Armagnac is a type of French brandy produced in the Armagnac region, located in southwestern France. Its elaboration dates back centuries and stands out for its traditional and artisan process. Armagnac is obtained from the distillation of fermented white wine from grape varieties such as Ugni Blanc, Colombard and Folle Blanche.
How is Armagnac made?
The Armagnac production process begins with the fermentation of the base wine, which is then distilled in copper stills. Unlike other brandies such as Cognac, Armagnac is distilled only once, which gives it a more rustic character and full of personality.
Once distilled, Armagnac is aged in oak barrels for a minimum period of one year, although many high-quality Armagnacs are aged for decades. During this time of aging in the barrel, the brandy acquires a series of complex characteristics and flavors, such as notes of dried fruit, vanilla, spices, and wood.
What flavors does armagnac have?
Armagnac offers a wide range of complex and captivating flavors. From the first sip, notes of ripe fruit such as prunes, apricots and figs can be appreciated, adding an enticing sweetness. As the liquor unfolds on the palate, nuances of fresh fruit such as grapes, apples and citrus are revealed, bringing freshness and vitality. In addition, subtle spicy notes such as vanilla, cinnamon and nutmeg can be detected, elegantly intertwined. Aging in oak barrels adds hints of wood, such as vanilla and caramel, along with delicate hints of chocolate and coffee. These flavors combine in a unique harmony, offering a sophisticated and pleasurable sensory experience when tasting Armagnac.
Each sip reveals new layers of complexity, inviting you to indulge and explore the captivating flavors that only this spirit can deliver.
How to taste the armagnac?
To taste Armagnac, it is recommended to serve it in a tulip glass or brandy glass, to concentrate the aromas. You can appreciate its color, smell the aromas it displays, such as ripe fruit, wood and spices, and finally, savor it in small sips, letting the flavors unfold slowly on the palate. Armagnac is prized for its complexity and elegance and is an ideal drink to enjoy after a meal as a digestif or as an ingredient in classic cocktails.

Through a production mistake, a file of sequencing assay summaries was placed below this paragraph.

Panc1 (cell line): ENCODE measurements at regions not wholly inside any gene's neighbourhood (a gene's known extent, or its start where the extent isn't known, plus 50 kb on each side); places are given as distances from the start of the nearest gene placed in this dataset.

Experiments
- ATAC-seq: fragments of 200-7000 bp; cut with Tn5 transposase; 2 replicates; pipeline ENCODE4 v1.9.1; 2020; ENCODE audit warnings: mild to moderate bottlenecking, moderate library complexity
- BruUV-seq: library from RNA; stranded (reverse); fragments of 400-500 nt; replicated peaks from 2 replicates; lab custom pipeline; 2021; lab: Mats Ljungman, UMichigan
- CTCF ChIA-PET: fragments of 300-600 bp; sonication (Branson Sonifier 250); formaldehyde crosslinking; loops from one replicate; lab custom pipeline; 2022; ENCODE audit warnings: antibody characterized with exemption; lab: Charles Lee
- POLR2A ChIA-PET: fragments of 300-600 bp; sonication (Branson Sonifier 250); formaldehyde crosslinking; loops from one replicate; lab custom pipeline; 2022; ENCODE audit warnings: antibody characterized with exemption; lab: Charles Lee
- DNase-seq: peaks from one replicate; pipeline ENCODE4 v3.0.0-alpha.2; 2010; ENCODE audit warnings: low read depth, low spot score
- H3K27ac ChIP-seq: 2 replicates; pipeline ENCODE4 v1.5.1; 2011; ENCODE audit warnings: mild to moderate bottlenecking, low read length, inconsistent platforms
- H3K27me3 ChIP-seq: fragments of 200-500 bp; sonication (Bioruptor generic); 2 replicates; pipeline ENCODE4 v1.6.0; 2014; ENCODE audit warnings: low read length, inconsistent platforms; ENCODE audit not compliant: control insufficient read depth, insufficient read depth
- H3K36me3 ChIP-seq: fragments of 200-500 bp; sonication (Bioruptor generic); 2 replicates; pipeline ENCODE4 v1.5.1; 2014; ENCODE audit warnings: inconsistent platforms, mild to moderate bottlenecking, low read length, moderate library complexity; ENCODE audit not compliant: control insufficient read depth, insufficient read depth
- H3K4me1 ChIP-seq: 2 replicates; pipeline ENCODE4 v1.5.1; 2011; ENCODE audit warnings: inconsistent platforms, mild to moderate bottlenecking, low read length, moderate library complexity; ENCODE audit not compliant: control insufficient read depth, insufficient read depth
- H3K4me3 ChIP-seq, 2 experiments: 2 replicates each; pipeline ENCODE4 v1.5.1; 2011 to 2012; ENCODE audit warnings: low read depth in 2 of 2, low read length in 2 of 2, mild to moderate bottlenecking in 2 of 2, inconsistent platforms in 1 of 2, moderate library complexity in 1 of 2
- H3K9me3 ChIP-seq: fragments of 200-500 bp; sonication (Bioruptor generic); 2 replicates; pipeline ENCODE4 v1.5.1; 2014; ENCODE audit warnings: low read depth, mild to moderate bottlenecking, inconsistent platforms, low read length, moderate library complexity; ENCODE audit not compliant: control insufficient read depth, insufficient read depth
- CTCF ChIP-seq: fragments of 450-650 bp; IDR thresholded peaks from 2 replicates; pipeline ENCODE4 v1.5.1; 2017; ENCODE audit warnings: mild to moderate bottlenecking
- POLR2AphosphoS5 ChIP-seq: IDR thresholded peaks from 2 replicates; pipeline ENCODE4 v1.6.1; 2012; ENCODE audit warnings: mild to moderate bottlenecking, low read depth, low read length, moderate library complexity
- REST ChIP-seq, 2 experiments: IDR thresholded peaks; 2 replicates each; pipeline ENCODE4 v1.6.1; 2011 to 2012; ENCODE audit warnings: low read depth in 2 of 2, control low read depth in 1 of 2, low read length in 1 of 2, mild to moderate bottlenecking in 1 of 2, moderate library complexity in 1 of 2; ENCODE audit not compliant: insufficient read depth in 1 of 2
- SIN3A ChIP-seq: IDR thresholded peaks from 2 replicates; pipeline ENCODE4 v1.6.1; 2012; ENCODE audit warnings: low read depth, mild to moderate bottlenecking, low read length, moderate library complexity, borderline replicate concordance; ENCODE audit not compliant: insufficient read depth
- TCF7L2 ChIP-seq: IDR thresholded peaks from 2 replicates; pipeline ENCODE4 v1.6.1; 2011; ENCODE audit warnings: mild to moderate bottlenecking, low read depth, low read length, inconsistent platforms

What types of armagnac are there?
There are several types of Armagnac, classified according to their aging period and quality.
Armagnac VS (Very Special): Also known as young Armagnac, this type of Armagnac is aged for at least 1 year in oak barrels. It presents fresh and fruity flavors, with less complexity and smoothness compared to the older types.
Armagnac VSOP (Very Superior Old Pale): This Armagnac is aged for at least 4 years, giving it greater smoothness and complexity compared to VS. It presents a balanced mix of fruity and spicy flavors, with more pronounced notes of wood.
Armagnac XO (Extra Old): This is one of the most prestigious types of Armagnac, aged for at least 6 years. It offers superior complexity and elegance, with deeper flavors and a harmonious integration of fruit, spice, and wood notes. XO Armagnacs can be aged for up to decades, further intensifying their flavor and sophistication.
Armagnac Hors d'Âge: This term is used to designate Armagnacs that have been aged for an even longer period than XOs, although there is no specific minimum age requirement. These Armagnacs are usually exceptionally smooth, complex, and of high quality.
In addition to these main types, there are also vintage Armagnacs, which come from a single specific vintage year and are of exceptional quality. These Armagnacs can age for decades before being bottled and released on the market.
Of note, Armagnac producers may have their own additional designations and classifications, adding a layer of diversity and variety to the world of Armagnac.